I recently read a nice article which was linked to from Religious freaks. It’s available here and titled “The Dumbing Of America”.

Many of the criticisms I see and hear of religion in general (ie. faith without reason is bad and should be unacceptable) by prominent atheists like Richard Dawkins and Sam Harris focus on how “dumb” religious people are. The characterisation of atheists as “brights“, the use of terms like irrational, blind faith etc. to describe people of religious persuasions all point to this. There’s some (not so well) hidden feeling that it’s in some way “superior” to be an atheist. It’s hip, it’s elite and it’s the way to be if you’re enlightened.

I disagree with the idea of course but after reading this article, it occurs to me how anti-rational and anti-intellectual many religious people are. The percentage of seriously religious people who are well read and whom one can have an intelligent conversation with about a subject is quite low. The amount of general knowledge too is quite low. Many of them close off their minds to all subjects except perhaps some parts of their own faiths. While this might be important to them, it’s unquestionable that there is a lot of interesting stuff out there that’s purely secular. To not take advantage of this vast body of human knowledge that our ancestors and contemporaries left us is sad. Some people argue that their faiths are in embryonic stages and they don’t want to hurt themselves by taking in too much secular stuff. This is understandable. It’s a decision some people make. However, to deny that there is anything out there outside their own faiths and to withdraw into that shell of isolation is a horrible way to go through life.

So, in this sense, religion has a “dumbening” effect on people. “This is all there is to know. End of story!”. However, it’s not a hopeless situation. There are lots of people out there who are very well grounded in traditional religion and who are equally well read. The fine folks who hang around on Deen port are good examples. We need more like them. This is especially true in the matter of scholars. Ulema need to be exceptionally strong in this regard. A person who is completely devoid of any external knowledge of the world might be able to save himself but can’t really illuminate the lives of others too well in my opinion. Their narrowness and naivete about matters of the world and it’s history can be really damaging to their efforts to guide people. Many Muslim preachers these days often hold out famous forgeries like “The Protocols” in their fire and brimstone speeches about the evil Jews. This kind of thing is not only embarrassing, it’s also damaging to the fabric of the Muslim community as a whole.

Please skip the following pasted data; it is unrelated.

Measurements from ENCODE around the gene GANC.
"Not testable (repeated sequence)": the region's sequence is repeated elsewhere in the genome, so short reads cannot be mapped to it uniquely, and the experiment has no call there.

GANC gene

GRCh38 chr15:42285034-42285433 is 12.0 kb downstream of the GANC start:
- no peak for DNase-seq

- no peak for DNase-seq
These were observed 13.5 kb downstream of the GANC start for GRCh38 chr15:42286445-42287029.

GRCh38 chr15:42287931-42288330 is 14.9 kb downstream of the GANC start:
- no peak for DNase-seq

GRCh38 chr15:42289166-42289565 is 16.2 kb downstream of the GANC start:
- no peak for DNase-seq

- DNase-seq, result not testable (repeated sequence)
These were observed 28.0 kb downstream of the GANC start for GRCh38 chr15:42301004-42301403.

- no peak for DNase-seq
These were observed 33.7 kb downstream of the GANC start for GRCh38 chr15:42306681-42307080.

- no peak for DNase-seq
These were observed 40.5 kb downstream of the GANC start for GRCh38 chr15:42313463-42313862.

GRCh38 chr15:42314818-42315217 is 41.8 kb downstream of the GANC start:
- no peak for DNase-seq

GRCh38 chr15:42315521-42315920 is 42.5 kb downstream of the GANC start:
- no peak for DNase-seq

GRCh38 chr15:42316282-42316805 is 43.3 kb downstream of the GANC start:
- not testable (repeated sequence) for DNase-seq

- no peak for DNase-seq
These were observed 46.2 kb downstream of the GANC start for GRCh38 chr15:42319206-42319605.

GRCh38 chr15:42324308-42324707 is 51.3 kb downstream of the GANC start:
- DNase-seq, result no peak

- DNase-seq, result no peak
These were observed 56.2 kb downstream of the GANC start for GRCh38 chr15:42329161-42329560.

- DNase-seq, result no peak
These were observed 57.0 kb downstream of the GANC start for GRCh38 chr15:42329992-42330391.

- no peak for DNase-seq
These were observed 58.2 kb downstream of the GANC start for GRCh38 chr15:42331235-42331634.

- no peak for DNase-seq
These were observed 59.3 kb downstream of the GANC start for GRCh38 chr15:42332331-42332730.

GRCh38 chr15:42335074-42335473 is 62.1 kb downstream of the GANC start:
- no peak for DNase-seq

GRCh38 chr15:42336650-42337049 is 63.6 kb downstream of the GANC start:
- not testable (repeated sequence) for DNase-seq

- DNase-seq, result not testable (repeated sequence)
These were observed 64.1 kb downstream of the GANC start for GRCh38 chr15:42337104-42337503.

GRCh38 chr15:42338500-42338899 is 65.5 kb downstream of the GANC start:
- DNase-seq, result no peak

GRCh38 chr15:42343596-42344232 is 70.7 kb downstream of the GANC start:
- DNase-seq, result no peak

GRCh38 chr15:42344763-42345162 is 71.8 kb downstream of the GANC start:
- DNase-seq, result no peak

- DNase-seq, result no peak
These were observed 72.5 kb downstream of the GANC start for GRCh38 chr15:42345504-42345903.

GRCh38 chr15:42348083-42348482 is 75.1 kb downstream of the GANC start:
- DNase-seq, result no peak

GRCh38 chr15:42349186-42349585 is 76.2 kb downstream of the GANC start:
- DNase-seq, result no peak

This is quite saddening and not only for Islam but for most religions since the majority of the great thinkers of the past were rooted in one religious tradition or the other. Nowadays, the people who actively contribute to science and technology seem to be people outside a theistic tradition. They’d probably argue that this is proof for the mentally stultifying power of religion but I think it’s the general slump in the desire to learn and advance that the article linked to above that’s the reason.

Shaykh Hamza and Shaykh Abdul Hakim Murad are examples of people who are very well read. Their speeches and lessons have a certain liberating effect without compromising on any aspects of the religion itself. Their lessons unlike those of a typical village mulla who went through Islamic school simply because he wouldn’t fit anywhere else are wide and freely draw on sources outside the faith without compromising it in anyway. Sort of like trees with very deep and strong roots. They can grow as wide and outspread as they want without falling down. More people reap their benefits. We need more people like them.

  1. Paul Geisert 19.02.08 / 4pm

    From day one, the word Bright has referred to the Enlightenment, a time when reason and science offered a hope for humanity to move toward a better world. Never have the Brights claimed superior intelligence to supers. “Bright” refers to a worldview, not to the intelligence of individuals.